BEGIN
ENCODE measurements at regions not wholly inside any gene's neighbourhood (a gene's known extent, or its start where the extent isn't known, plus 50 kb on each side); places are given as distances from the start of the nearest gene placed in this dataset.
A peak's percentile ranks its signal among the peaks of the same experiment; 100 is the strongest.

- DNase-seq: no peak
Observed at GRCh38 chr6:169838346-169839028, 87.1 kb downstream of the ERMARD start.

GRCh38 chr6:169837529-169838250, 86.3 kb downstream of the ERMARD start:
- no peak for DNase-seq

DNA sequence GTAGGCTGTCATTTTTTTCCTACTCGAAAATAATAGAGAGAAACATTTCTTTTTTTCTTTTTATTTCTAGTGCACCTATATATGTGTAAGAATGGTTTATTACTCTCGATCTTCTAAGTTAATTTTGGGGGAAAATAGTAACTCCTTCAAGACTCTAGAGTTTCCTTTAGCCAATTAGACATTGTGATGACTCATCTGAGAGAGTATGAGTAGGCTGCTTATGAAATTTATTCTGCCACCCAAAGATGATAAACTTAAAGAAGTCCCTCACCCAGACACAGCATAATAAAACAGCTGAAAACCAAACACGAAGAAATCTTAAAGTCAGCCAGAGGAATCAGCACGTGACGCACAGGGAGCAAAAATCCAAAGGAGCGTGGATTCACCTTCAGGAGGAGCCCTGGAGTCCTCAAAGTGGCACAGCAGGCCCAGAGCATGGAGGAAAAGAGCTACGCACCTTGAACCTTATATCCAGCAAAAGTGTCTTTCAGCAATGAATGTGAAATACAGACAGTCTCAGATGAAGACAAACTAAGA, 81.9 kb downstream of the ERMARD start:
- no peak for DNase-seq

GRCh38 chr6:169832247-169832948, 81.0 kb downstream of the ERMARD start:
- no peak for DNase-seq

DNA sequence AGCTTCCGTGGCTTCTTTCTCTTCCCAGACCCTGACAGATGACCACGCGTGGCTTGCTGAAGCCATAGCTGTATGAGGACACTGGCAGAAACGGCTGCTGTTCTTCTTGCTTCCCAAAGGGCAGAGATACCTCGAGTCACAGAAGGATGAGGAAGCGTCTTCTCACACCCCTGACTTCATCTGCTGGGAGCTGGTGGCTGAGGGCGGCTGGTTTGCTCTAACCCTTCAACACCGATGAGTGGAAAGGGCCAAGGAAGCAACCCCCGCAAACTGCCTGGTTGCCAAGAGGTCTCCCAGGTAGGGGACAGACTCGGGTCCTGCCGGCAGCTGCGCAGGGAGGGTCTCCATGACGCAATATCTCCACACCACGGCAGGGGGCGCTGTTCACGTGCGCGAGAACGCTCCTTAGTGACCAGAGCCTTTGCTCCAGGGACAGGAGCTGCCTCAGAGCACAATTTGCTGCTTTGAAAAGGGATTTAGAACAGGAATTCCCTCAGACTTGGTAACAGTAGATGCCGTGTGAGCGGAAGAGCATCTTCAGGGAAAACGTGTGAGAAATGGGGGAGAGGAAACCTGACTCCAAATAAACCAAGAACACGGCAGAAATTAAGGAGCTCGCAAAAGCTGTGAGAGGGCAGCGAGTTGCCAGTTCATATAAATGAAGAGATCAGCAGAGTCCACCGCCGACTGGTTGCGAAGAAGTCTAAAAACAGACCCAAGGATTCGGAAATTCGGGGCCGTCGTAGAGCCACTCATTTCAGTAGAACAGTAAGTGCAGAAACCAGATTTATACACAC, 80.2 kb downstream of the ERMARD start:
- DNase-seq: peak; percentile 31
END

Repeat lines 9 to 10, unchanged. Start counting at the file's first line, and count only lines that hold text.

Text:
GRCh38 chr6:169832247-169832948, 81.0 kb downstream of the ERMARD start:
- no peak for DNase-seq